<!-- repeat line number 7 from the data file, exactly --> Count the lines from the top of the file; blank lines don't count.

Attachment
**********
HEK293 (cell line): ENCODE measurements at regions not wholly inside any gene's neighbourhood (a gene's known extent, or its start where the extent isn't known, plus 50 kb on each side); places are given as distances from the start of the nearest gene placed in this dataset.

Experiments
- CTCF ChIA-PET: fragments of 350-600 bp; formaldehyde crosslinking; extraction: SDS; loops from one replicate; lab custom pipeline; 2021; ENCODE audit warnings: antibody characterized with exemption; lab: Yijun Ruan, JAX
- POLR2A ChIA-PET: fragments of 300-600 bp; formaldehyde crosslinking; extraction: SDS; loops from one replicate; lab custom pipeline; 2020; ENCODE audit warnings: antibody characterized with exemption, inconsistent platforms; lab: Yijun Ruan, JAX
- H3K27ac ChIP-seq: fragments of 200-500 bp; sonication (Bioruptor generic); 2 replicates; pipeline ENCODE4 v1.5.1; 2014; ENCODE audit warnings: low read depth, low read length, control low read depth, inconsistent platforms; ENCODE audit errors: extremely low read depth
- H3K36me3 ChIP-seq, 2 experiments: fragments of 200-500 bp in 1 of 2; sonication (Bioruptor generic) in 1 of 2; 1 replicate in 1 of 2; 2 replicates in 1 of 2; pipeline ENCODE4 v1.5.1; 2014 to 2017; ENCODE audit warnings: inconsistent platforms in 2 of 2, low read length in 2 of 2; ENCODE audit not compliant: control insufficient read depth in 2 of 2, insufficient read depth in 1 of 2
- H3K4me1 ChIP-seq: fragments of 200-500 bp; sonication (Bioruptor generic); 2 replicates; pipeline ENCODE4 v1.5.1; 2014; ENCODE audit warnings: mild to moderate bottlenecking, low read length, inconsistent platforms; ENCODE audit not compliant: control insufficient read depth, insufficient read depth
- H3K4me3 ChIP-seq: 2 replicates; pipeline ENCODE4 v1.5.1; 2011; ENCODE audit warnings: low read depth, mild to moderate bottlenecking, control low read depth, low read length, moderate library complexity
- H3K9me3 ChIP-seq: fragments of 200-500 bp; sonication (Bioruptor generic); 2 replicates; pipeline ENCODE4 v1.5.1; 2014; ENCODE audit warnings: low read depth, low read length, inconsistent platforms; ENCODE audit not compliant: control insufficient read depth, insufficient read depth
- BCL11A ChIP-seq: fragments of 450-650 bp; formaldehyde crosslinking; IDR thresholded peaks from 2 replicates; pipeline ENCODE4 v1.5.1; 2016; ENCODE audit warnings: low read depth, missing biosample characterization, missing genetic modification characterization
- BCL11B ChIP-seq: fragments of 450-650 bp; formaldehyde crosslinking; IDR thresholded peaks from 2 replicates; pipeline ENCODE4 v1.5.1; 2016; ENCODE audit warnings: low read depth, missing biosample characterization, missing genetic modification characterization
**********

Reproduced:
- H3K4me1 ChIP-seq: fragments of 200-500 bp; sonication (Bioruptor generic); 2 replicates; pipeline ENCODE4 v1.5.1; 2014; ENCODE audit warnings: mild to moderate bottlenecking, low read length, inconsistent platforms; ENCODE audit not compliant: control insufficient read depth, insufficient read depth